Keith Harris is afgelopen maandag op uitnodiging van MCN overgevlogen vanuit Engeland om een masterclass te geven over muziek management. Sinds 1977 staat Keith de grote Stevie Wonder bij, voornamelijk als personal manager. “If you wanted to speak with Stevie, you speak to Keith first.” Daarnaast werkte hij als marketing manager bij Motown. Hij promootte Marvin Gaye, Diana Ross, Smokey Robinson, The Commodores, Rick James en The Supremes.
Wat zijn de ervaringen van deze topmanager en wat kunnen we van hem leren?
Om te beginnen, en goed om te herhalen, zegt Keith aan het begin van zijn college: “We are working with art. So there are no precise right answers. All I share today is the way I see it.”
“The manager is the interface between art and commerce. You are right in the middle. If you wanna make a living out of art, you need to know the commercial opportunities. Make sure you know what the artists’ needs and goals are for adapting the commercial targets.”
“When you engage with an artist look for three points:
- Fundamental talent:
Someone you can believe in as a manager. 90% of the time people will bring you down in the industry (record labels, tv-shows for instance). So you need to have total faith in your artist.
- The artist must have something unique:
And other people can see it too.
- Artist must be prepared to work (very hard):
You have to take every chance you will get. There is too much competition. If that means doing a morning show at 05.00 AM in the morning after a live concert till midnight, you do it. If you don’t wanna do it, someone else will.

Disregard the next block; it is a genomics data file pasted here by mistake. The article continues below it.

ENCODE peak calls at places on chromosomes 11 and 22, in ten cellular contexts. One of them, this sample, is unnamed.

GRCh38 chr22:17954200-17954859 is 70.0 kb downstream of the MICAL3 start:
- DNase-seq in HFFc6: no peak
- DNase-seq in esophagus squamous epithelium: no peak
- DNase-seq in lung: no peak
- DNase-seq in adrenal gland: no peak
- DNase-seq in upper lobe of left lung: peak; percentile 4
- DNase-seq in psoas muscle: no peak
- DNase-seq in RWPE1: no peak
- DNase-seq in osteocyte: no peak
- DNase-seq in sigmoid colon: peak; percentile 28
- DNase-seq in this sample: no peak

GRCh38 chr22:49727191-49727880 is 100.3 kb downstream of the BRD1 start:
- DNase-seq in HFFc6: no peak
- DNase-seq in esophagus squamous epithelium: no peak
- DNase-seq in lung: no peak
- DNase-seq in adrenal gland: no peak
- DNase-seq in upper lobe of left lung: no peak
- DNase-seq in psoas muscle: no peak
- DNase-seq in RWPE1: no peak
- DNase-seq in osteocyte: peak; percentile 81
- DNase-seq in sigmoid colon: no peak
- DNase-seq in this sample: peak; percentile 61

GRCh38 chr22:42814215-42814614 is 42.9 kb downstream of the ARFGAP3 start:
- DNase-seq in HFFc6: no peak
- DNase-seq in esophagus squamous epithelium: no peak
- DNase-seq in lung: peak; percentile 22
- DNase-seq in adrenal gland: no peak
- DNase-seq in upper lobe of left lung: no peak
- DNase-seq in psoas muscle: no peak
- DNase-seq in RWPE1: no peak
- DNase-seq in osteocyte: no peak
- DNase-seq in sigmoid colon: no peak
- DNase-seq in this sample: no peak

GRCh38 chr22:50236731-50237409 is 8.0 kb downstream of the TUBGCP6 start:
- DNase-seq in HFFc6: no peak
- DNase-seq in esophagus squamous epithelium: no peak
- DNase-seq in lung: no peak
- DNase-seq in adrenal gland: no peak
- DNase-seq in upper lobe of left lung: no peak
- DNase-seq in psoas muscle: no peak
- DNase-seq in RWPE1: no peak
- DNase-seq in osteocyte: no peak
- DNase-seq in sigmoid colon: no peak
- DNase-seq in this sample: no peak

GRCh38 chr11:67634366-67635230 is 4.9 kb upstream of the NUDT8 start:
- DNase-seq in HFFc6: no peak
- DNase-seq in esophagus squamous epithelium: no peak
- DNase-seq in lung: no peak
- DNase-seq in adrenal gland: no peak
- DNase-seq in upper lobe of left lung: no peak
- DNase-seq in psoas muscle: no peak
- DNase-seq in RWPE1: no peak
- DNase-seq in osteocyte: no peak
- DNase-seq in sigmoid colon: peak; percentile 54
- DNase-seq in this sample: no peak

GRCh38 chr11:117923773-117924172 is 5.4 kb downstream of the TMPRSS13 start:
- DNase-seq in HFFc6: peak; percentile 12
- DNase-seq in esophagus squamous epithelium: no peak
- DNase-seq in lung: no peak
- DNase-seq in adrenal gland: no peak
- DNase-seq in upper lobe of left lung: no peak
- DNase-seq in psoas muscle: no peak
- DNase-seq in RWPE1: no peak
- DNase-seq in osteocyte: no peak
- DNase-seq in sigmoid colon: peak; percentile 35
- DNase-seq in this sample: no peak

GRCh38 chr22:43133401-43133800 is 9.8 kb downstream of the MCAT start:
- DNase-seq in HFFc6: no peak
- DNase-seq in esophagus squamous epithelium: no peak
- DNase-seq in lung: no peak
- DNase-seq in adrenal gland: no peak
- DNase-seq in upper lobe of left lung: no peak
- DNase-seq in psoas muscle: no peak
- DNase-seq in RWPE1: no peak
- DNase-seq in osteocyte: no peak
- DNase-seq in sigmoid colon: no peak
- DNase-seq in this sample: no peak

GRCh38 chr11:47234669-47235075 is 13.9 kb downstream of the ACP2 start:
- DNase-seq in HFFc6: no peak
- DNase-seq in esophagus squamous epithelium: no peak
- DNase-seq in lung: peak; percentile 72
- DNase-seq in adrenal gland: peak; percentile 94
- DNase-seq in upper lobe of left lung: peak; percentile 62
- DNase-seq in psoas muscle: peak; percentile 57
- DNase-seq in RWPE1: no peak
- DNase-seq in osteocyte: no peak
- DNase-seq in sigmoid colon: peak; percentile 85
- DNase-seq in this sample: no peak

“A manager needs to know a little bit of all (at least). And more vital: you need to know when you need specialists advice. For instance a record deal. Lawyers can notice the small changes which take place in recording contracts you can’t tell.”
“Energy is vital to make things happen.” A favorite quote of Keith: “Luck. The harder I work, the more lucky I get.”
“Back in the ’60’s loads of record companies applied 360-deals. Boundries were broken down because of the unfairness for artists. It is nothing new what is happening now.”
The Robbie Williams deal (classic 360)
“What is missing in 360-deals for the standard artist? The 60 (?) million pounds Robbie got for signing this deal.”
“A downer of 360-deals is that if you fall out with your record company, you have no way to get income without involvement of the record company.”
Detailed information: “Good to know of is The Matrix-agreement. The record company of the country that signed the artist (i.e. Universal Holland) always get more money then the country where it is an success (Universal France). Therefor Universal France will put more efforts in French artists. Universal France will not benefit when a Dutch artist of Universal Holland will have big successes. Something likely happend with Kylie Minogue ‘I Can’t Get You Outta My Head’. It was major in Australia but other big EMI (?) labels around the world refused to put efforts in the song. The big boss had to insist personally to release this song in every country, selling more than 6 million copies. So be aware when a contract says ‘worldwide’. It only means they have got the rights. Not a promise to release worldwide.”
“Artists are getting record companies.”
“It used to be: music first. Now careers are not set up round music anymore. It is the ‘heat’. How much story/media attention and action can you set before the release?”
“Control is commerce.”
“To attract a fanbase is the hardest part.”